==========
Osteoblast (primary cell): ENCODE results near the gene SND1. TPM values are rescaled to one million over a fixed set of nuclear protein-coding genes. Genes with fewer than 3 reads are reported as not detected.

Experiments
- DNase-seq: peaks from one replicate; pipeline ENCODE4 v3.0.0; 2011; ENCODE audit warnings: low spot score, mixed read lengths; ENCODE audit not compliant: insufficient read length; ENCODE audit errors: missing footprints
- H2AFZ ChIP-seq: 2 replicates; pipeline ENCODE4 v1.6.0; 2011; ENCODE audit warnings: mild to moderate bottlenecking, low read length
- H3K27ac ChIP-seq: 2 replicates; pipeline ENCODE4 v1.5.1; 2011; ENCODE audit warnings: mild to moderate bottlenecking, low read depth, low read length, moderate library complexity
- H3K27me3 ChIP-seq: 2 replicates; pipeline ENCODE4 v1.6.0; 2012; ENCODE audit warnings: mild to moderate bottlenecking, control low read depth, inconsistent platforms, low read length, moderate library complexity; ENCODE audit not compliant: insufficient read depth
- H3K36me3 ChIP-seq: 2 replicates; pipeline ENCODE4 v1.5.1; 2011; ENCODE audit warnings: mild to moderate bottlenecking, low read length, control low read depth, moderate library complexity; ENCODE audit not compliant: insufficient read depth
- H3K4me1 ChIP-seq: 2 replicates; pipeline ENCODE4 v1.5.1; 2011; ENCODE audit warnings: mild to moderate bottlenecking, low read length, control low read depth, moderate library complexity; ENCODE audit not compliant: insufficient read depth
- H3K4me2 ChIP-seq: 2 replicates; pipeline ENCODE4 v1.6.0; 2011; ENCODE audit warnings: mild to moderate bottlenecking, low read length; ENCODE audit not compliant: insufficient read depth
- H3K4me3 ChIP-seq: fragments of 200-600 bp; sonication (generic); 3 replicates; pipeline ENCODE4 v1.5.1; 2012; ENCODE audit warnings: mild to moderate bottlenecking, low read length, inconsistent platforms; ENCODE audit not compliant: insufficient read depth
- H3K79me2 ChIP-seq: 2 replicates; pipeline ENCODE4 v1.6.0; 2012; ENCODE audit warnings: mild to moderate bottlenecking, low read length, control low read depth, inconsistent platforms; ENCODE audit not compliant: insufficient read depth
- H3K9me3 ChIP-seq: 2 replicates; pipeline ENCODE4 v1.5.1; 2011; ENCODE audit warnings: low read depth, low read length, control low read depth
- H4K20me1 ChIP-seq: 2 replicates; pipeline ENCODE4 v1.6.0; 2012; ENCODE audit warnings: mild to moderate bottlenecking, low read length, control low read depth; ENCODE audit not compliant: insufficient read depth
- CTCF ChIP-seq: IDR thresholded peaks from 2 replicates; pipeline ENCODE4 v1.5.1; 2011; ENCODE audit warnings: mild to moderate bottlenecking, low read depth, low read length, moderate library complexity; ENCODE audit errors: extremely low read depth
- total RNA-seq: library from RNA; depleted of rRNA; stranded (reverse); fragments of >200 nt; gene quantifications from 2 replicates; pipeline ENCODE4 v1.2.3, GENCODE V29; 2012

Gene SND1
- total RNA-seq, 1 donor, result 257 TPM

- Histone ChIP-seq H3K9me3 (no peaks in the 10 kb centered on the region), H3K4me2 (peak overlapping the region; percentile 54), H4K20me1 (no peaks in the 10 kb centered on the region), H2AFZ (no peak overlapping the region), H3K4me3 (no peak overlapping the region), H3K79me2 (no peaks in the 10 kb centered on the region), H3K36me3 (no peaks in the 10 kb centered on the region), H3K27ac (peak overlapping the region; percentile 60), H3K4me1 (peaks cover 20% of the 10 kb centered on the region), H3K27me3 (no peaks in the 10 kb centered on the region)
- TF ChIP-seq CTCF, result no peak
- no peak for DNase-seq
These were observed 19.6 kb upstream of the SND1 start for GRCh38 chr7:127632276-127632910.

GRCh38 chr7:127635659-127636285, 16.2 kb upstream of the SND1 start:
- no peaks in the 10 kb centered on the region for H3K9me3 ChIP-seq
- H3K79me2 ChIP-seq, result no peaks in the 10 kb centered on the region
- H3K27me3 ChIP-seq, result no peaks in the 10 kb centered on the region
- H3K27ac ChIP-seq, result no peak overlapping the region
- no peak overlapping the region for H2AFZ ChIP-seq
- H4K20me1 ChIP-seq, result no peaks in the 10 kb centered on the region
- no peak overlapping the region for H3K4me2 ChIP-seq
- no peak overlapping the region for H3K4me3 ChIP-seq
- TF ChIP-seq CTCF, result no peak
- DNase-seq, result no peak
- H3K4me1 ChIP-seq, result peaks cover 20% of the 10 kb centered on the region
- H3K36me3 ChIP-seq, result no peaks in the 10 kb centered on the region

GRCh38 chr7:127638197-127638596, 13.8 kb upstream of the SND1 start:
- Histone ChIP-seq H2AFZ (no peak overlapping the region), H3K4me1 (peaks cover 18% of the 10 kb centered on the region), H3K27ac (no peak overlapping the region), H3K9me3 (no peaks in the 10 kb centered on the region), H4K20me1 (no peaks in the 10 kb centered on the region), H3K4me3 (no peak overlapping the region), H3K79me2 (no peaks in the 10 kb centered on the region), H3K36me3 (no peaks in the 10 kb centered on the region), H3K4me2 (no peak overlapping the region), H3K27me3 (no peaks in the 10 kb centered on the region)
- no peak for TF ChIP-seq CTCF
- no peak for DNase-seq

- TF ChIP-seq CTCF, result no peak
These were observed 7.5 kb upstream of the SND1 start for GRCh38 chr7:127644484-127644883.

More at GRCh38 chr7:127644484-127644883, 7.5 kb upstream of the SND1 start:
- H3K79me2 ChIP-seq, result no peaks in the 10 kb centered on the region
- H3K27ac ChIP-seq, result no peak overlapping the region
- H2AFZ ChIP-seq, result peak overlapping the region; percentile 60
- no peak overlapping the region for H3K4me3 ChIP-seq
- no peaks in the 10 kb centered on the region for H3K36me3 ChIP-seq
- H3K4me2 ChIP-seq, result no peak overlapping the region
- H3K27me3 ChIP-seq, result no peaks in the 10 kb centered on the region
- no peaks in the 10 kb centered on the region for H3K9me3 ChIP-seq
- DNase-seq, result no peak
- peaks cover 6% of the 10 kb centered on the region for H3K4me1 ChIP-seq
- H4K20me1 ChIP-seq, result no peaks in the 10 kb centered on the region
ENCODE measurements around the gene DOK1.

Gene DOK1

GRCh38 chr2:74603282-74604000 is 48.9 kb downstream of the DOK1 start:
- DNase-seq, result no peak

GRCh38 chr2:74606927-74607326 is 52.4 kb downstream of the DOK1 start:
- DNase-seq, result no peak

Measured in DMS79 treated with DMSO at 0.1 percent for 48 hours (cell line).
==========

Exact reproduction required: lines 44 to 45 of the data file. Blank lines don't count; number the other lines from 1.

- H2AFZ ChIP-seq, result peak overlapping the region; percentile 60
- no peak overlapping the region for H3K4me3 ChIP-seq